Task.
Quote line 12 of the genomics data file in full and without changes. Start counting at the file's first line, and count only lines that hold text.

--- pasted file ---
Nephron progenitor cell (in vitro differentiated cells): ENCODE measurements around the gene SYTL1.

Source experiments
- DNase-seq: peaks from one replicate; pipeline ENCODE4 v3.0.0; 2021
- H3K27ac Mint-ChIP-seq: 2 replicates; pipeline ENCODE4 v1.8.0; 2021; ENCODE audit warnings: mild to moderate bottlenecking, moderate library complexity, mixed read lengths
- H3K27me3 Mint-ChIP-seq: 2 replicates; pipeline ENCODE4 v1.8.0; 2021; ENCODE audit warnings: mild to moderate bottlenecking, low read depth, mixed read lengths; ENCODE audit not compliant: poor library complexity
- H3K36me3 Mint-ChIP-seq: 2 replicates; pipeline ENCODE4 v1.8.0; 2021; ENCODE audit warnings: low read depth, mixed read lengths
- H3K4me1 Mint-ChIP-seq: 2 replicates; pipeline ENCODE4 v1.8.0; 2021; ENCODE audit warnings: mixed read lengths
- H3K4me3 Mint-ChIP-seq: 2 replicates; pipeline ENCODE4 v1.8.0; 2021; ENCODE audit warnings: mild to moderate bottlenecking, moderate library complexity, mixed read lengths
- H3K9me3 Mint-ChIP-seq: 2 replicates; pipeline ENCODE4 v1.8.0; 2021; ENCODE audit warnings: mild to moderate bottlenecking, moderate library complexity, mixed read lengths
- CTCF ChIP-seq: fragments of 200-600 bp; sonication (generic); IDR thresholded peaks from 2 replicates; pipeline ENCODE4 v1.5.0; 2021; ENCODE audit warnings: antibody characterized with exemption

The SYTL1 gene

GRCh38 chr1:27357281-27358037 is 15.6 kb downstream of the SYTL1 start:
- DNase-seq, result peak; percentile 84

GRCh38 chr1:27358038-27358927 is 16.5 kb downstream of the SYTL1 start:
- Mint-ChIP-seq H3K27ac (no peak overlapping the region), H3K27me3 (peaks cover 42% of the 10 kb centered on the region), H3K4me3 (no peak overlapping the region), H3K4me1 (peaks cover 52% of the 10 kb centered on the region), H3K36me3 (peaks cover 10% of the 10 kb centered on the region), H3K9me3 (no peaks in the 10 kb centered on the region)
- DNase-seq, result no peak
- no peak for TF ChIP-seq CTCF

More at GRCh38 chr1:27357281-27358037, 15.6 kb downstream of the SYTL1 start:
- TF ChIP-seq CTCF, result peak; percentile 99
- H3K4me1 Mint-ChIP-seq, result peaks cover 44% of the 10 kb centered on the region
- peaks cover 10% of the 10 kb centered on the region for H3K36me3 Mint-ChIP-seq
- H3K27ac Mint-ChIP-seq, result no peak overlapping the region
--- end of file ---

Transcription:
GRCh38 chr1:27357281-27358037 is 15.6 kb downstream of the SYTL1 start: